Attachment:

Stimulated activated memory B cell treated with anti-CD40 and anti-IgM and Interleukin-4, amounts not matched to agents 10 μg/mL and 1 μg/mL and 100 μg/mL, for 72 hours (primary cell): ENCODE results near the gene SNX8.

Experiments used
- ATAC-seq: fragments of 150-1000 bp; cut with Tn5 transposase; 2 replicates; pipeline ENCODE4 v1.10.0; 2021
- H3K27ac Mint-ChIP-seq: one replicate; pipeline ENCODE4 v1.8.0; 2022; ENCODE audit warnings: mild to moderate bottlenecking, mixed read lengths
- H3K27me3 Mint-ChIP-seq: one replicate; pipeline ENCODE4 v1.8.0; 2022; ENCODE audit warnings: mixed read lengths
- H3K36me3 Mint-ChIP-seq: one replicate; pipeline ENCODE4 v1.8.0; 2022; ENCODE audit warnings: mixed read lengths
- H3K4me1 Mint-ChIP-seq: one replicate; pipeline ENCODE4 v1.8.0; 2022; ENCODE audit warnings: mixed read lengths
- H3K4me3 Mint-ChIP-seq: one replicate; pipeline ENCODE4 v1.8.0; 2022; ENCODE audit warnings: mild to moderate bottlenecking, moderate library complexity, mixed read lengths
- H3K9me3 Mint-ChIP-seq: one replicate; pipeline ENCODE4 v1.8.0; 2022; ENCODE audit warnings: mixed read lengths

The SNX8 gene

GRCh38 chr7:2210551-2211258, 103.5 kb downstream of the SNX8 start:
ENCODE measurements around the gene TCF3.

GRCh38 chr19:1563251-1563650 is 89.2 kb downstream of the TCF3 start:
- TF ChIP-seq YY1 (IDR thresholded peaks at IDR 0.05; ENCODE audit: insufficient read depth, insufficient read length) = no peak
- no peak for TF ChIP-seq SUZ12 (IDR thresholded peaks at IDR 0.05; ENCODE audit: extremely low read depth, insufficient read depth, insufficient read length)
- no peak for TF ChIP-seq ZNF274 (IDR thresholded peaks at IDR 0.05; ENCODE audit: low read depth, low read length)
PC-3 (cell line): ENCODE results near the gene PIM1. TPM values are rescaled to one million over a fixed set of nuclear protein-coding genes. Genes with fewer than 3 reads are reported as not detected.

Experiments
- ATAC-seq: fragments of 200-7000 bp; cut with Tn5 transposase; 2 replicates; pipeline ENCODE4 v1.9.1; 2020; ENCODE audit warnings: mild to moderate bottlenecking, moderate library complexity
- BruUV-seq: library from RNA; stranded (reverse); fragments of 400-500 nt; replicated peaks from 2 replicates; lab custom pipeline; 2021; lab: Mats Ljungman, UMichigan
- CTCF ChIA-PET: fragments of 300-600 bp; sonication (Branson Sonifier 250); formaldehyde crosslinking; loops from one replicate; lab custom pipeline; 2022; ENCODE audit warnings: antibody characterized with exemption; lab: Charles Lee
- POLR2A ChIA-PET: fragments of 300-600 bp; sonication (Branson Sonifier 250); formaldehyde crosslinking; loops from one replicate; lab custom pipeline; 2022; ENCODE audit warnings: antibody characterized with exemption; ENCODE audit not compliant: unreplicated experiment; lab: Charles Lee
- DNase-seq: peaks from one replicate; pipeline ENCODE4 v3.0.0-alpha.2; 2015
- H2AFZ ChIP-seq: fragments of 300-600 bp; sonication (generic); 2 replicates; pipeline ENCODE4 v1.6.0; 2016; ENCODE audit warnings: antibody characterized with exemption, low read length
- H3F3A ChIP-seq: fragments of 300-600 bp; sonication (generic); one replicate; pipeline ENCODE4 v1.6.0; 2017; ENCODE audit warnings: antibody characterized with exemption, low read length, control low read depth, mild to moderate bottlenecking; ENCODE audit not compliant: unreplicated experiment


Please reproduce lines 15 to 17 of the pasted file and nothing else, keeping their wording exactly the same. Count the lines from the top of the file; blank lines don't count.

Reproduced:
- no peak for TF ChIP-seq SUZ12 (IDR thresholded peaks at IDR 0.05; ENCODE audit: extremely low read depth, insufficient read depth, insufficient read length)
- no peak for TF ChIP-seq ZNF274 (IDR thresholded peaks at IDR 0.05; ENCODE audit: low read depth, low read length)
PC-3 (cell line): ENCODE results near the gene PIM1. TPM values are rescaled to one million over a fixed set of nuclear protein-coding genes. Genes with fewer than 3 reads are reported as not detected.